The tour even included UK dates, opening for The Damned. Magnum recalls giving the headliner some competition: “I remember The Damned sucked by then, and we smoked those guys night after night.”

With The Dead Boys now operating from NYC, the group made friends with Sid Vicious. Blitz remembers a chilling chat he had with the Sex Pistol: “He was staying at the Chelsea [Hotel] the same time we were. I was into collecting knives. So Sid started hanging out, and a couple of days before he off’d Nancy [Spungen], he came down and we were talking. 

"He asked me point blank: ‘What would happen to me if I decided to kill somebody in this country?’ I said: ‘They’re going to throw you in jail, if not give you the chair!’ Then a few days later, he off’d his old lady.” [Although he was arrested for stabbing Nancy, Vicious was never convicted, dying of a heroin overdose before the case came to trial.] 

Despite all the hoopla, Young, Loud & Snotty failed to connect with a large audience like albums by the Talking Heads and Blondie had. As a result, the group felt pressure to deliver on their sophomore album, We Have Come For Your Children. And in a classic ‘what the fuck?!’ moment, the group chose ex-Mountain bassist Felix Pappalardi to produce. 

Blitz recalls realising things weren’t kosher straight away. “[Pappalardi] walks in the room, he has this green suit on – with gold embroidered marijuana leaves! I was like: ‘Holy shit, what have we gotten ourselves into?’ 

“We went down to Miami to record, and the first night he invited us to his house. His wife Gail starts talking to their dog, Otis, this old English bulldog. So she’s sitting there, talking to this dog like he’s a human being, and right then I knew something wasn’t quite right. And lo and behold, she ends up killing Felix.” [She was convicted of criminally negligent homicide in 1983.]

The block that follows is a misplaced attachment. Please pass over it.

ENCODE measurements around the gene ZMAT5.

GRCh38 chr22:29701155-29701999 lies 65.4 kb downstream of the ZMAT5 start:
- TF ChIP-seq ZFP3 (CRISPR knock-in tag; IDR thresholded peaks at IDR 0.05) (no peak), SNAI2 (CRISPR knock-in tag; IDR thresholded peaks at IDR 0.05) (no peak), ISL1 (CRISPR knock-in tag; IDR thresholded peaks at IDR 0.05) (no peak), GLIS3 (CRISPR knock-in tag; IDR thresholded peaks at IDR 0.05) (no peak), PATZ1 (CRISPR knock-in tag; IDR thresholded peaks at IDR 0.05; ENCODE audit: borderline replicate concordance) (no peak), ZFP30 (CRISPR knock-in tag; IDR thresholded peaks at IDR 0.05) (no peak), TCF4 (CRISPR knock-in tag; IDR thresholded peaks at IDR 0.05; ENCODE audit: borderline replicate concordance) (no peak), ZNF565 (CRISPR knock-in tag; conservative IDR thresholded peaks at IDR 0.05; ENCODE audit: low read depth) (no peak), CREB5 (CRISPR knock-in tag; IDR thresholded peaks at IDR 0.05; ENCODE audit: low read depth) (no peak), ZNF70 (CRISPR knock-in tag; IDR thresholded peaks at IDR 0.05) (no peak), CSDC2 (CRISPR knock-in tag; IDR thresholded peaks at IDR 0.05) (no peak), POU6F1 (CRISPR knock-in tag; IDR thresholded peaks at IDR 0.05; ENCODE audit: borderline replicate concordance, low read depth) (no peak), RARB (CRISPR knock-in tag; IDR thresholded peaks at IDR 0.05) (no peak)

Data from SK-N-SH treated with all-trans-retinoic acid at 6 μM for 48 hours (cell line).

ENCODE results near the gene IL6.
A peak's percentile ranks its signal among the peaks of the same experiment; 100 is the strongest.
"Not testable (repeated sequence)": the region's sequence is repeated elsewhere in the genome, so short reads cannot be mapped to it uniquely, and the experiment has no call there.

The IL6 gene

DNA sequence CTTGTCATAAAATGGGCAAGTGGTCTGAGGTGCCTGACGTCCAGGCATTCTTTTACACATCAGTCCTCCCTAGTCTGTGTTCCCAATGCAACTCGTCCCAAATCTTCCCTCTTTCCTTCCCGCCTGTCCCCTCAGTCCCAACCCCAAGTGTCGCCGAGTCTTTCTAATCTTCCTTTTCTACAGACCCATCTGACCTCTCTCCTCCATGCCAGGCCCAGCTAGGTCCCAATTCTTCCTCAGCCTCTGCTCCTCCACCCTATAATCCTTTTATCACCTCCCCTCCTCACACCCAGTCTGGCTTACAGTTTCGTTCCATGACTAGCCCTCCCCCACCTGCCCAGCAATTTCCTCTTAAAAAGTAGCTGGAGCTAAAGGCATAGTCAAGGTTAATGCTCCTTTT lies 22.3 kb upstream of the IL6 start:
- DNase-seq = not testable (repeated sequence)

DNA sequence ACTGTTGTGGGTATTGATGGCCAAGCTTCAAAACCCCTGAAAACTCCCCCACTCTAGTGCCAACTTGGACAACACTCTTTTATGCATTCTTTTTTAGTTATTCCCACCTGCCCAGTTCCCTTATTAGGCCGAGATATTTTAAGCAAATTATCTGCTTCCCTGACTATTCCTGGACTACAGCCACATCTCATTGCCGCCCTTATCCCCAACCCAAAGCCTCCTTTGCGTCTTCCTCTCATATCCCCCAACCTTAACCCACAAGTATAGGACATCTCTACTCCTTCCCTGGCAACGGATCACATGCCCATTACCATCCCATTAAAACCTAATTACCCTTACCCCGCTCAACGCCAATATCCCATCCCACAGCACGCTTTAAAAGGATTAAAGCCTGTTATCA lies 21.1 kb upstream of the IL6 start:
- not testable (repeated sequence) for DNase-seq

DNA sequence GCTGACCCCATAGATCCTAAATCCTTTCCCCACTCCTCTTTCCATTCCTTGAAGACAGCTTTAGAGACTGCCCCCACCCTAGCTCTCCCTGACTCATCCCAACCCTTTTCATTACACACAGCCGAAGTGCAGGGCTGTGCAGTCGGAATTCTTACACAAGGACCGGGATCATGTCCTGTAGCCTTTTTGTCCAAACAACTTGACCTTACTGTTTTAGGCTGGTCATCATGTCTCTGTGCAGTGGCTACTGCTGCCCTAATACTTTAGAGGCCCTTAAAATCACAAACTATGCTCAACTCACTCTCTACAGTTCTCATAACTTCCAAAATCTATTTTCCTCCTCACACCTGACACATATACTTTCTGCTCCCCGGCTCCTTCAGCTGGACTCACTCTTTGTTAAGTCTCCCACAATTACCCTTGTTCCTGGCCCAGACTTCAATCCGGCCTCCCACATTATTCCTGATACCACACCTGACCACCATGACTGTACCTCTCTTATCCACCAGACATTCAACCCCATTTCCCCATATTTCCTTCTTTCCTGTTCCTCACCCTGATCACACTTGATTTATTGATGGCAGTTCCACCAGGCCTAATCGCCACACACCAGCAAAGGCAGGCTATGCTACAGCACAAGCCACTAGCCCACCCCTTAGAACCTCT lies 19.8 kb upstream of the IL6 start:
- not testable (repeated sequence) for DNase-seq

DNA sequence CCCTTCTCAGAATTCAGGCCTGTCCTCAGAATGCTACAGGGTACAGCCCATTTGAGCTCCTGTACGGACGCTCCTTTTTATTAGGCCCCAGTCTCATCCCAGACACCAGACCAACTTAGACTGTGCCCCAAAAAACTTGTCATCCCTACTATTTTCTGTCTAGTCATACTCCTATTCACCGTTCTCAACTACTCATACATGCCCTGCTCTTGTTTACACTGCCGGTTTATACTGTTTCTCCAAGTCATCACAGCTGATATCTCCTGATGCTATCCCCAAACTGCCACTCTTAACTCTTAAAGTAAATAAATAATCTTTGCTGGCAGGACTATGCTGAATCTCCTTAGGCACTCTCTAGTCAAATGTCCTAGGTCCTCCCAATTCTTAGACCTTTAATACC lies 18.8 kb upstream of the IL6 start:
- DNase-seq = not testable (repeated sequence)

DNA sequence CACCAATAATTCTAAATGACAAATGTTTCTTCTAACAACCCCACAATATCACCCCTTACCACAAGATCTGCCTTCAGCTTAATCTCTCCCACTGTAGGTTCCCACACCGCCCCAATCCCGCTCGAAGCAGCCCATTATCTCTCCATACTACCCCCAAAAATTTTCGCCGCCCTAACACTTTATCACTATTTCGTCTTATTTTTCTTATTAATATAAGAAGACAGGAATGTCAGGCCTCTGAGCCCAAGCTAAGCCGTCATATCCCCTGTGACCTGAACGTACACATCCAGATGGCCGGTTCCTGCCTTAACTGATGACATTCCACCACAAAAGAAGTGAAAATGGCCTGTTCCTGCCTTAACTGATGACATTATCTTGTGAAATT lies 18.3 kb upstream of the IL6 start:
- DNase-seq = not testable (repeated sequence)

Still, the album spawned one of the group’s top classics, Ain’t It Fun. Soon after sessions wrapped up, Blitz found himself staring death straight in the face one night with roadie/pal Michael Sticca, post-gig. 

Blitz: “Me and one of my roadies decided to go out to a restaurant. We had two girls with us. So he decided to split early, in the middle of dinner. The next thing I know, his girlfriend is coming into the restaurant, saying: ‘Michael’s in trouble!’ Michael was flagging down a cab, and something happened with other people in a car. So I walk out, and there’s knives and baseball bats out. And the next thing I know, I’m walking into a baseball bat.